Tomato yellow leaf curl virus (TYLCV; family Geminiviridae, genus Begomovirus) is a devastating pathogen vectored by the whitefly Bemisia tabaci causing significant yield losses to tomato crops in Japan since 1998 (2). So far, there has been no report of this virus infecting common bean (Phaseolus vulgaris; family Fabaceae) in Japan. But recently, TYLCV has been reported from P. vulgaris in Spain and China (1,3). P. vulgaris is a vegetable crop commonly grown during spring to summer in Japan. In the course of a study to assess virus incidence on P. vulgaris exhibiting yellowing and thickening symptoms with 20 to 30% incidence, four symptomatic and two healthy samples were collected in August, 2012 from a single mix-cropping field (where P. vulgaris was cultivated together with tomato [Solanum lycopercisum] crop and a high B. tabaci population density was observed on plants) in Komae, Japan. Meanwhile, the vector for one crop can transmit the disease to the next crop very easily. To identify possible begomovirus present in symptomatic P. vulgaris plants, total nucleic acids were extracted from plants with and without symptoms using PhytoPure Plant DNA Extration Kit (GE Amersham Biosciences, UK) and begomovirus replication was confirmed from symptomatic leaves in 3 out of 4 plants when hybridized with a specific non-radioactive probe to the coat protein region of TYLCV (5) using a Biotin DNA Labelling Kit (Fermentas). To confirm the identity of the virus detected, leaf samples were further tested by PCR using the TYLCV specific detection primers (TYF/TYR) corresponding to the V2/CP region and a DNA fragment of an expected size was obtained from the samples positive for TYLCV in Southern hybridizations (4). The PCR products were sequenced directly and these sequences showed the highest nucleotide sequence identity >99% to the TYLCV isolate AB116630 reported from Japan. Rolling circle amplification (RCA) was done on all samples to produce concatamers and with Sac I restriction enzyme an amplicon of ~2.7 kb was obtained and cloned into PUC118 vector (Takara, Japan). Multiple clones were obtained showing the same restriction pattern with different restriction enzymes, and three of them were randomly selected and sequenced by Macrogen (Japan). Sequence analysis showed all three clones were identical and one sequence (J18.11) was submitted to GenBank. This sequence (GenBank Accession No. KJ585666) was 2,774 nt long and displayed the arrangement of four ORFs (AC1, AC2, AC3, and AC4 in complementary sense) and two ORFs (AV2 and AV1) on virion sense) typical of the genome of a begomovirus. This whole genome sequence was compared with those of other reported begomoviruses and exhibited greater than 99% nt sequence identity to a previously reported TYLC sequence (JN183876). Efforts to identify the presence of an additional begomovirus components or DNA satellites either by PCR and/or RCA were negative, suggesting that this is a monopartite begomovirus and an isolate of TYLCV. This is the first report of a natural infection of TYLCV in P. vulgaris in Japan. The presence of TYLCV on P. vulgaris could therefore represent a serious threat for this valuable crop in Japan. Thus, it is important to develop an effective way to control this virus to reduce the further losses.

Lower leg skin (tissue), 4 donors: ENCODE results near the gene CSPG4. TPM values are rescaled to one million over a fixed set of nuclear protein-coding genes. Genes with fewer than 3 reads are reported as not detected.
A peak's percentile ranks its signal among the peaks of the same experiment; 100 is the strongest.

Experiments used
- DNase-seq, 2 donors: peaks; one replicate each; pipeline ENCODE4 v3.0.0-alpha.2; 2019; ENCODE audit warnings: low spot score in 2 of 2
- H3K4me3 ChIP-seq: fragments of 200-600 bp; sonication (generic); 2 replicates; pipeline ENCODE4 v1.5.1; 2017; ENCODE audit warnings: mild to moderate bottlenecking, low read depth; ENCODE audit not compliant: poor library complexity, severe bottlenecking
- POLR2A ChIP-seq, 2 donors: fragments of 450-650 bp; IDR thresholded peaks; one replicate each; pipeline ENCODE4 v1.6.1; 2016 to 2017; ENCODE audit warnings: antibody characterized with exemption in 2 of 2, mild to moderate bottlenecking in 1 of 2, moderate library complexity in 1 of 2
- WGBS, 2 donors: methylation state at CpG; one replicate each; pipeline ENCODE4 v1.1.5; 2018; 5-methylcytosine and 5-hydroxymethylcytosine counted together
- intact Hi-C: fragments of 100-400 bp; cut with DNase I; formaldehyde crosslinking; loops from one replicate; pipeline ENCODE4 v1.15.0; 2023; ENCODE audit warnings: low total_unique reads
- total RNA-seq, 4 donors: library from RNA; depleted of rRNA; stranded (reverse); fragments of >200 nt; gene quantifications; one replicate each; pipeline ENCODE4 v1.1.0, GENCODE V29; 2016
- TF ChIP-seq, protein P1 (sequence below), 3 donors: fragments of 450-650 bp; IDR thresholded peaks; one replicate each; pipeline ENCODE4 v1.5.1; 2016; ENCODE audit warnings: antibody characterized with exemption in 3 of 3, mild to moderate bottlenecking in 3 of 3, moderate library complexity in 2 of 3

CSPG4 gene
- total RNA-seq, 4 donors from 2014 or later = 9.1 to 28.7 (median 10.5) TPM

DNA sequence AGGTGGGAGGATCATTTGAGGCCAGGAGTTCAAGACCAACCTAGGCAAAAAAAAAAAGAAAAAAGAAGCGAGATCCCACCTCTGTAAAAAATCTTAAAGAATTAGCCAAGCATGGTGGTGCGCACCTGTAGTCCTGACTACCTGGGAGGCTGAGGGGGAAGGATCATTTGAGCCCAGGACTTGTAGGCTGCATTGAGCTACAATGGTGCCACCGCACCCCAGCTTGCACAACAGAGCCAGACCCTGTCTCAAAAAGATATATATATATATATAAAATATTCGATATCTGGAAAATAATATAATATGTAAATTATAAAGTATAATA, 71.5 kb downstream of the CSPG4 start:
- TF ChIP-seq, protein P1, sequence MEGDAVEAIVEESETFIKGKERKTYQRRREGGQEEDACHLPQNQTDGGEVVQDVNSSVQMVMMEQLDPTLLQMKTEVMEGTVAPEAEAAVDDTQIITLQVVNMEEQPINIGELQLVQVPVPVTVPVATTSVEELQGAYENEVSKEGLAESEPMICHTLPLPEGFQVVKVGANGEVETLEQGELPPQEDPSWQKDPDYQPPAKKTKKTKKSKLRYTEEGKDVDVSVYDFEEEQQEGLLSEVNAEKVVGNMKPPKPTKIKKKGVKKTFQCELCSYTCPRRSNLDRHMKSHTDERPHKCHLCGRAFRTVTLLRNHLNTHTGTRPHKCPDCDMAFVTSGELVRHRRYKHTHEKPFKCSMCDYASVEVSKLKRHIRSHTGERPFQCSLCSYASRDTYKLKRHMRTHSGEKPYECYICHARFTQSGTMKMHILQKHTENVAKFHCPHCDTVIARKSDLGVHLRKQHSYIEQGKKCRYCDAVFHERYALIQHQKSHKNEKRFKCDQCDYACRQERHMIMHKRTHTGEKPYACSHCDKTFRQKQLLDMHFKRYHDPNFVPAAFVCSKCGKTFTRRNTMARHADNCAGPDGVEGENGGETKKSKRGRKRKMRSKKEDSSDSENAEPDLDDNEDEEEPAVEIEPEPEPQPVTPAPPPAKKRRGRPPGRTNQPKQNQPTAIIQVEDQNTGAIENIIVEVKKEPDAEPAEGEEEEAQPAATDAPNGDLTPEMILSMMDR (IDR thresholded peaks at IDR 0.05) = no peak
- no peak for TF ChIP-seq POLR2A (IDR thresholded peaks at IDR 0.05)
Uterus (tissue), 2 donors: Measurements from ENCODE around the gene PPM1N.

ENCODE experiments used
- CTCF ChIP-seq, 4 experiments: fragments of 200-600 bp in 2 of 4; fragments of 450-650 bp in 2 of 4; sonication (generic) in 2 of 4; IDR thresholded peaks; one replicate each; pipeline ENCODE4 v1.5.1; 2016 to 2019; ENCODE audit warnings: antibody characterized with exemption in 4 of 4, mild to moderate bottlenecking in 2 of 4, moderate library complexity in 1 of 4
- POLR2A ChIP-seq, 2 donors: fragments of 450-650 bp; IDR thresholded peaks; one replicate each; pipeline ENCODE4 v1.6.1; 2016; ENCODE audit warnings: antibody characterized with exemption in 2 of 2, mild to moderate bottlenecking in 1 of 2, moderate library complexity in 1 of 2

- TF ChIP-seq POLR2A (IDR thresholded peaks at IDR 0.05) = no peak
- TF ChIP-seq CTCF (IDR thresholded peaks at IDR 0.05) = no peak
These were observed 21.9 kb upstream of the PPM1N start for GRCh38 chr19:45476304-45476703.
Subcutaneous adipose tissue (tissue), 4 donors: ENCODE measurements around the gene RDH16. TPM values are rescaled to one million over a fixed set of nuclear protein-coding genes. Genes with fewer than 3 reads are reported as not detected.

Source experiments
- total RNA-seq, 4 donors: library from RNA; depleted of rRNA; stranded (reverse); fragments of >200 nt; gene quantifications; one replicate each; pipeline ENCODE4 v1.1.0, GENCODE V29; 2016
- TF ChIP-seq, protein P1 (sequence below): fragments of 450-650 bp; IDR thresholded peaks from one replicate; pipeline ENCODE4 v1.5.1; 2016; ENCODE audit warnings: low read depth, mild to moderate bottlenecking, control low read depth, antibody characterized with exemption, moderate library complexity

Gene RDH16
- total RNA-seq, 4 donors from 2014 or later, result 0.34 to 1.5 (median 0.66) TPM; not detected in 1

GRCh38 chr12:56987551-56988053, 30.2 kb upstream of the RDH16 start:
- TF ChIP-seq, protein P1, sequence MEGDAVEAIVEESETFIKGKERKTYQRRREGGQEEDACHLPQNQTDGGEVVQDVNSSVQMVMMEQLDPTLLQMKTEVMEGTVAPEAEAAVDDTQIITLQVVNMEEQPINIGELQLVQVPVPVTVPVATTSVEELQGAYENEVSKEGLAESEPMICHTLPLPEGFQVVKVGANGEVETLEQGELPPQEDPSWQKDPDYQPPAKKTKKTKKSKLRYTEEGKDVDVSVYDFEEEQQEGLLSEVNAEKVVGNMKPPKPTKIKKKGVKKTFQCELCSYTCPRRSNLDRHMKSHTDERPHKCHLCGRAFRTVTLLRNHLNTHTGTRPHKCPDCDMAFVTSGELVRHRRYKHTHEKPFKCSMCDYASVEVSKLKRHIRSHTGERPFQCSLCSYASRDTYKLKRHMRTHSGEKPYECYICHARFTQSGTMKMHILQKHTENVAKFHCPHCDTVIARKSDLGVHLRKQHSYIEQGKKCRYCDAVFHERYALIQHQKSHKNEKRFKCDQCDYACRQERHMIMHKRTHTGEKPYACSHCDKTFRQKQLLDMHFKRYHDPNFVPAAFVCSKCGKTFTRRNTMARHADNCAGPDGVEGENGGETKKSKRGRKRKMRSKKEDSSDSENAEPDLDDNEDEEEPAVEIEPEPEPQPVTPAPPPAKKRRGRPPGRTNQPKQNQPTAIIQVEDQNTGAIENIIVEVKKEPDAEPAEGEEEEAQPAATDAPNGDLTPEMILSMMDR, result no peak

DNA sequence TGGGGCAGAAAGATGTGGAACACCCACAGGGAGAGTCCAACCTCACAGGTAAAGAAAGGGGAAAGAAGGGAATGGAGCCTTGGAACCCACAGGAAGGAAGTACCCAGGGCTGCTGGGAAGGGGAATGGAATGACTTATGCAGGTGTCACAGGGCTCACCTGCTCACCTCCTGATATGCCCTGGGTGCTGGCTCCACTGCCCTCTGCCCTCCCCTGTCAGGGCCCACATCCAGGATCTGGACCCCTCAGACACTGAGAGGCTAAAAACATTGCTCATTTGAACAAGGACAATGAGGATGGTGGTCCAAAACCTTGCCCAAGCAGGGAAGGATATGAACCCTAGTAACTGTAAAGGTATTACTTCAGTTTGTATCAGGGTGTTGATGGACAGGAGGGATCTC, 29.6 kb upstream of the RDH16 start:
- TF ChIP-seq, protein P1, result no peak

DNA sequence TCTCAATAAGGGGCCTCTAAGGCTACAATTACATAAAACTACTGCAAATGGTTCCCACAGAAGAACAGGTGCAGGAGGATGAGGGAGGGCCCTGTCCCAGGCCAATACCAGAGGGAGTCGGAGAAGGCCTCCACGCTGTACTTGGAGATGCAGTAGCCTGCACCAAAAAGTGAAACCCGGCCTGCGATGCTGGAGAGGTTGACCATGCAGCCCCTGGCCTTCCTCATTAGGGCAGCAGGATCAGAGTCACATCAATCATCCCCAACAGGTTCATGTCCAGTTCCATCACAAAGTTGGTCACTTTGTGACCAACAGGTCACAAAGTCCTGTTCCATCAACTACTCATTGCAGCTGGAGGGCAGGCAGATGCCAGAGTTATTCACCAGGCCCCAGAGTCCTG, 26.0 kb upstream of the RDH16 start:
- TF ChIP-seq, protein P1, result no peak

References: (1) Y. H. Ji et al. Plant Dis. 96:1229, 2012. (2) K. Kato et al. Ann. Phytopathol. Soc. Jpn. 64:552, 1998. (3) J. Navas-Castillo et al. Plant Dis. 83:29, 1999. (4) M. S. Shahid et al. J. Phytopahol. 161:205, 2013. (5) M. S. Shahid et al. Viruses 6:189, 2014.
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